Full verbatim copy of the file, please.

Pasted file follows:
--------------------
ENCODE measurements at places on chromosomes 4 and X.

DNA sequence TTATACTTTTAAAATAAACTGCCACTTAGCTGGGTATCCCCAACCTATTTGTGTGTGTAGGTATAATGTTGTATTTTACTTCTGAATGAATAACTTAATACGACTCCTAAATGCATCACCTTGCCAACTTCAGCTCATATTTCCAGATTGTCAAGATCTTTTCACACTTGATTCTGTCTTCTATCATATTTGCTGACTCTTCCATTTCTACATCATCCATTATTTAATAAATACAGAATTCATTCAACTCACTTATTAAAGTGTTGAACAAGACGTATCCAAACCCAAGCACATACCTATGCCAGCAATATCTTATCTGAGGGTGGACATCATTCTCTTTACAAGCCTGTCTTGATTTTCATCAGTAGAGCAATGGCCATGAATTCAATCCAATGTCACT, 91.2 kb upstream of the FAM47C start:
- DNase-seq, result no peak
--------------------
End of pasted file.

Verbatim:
ENCODE measurements at places on chromosomes 4 and X.

DNA sequence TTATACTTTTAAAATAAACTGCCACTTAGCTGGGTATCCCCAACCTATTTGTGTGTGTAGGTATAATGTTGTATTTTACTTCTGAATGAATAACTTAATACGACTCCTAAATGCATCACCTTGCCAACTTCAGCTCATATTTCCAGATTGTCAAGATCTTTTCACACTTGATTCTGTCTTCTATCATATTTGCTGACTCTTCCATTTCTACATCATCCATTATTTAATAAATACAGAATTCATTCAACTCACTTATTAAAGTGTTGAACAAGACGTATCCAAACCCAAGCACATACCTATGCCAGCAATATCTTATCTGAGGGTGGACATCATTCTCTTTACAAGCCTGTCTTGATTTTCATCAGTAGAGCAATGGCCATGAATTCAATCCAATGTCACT, 91.2 kb upstream of the FAM47C start:
- DNase-seq, result no peak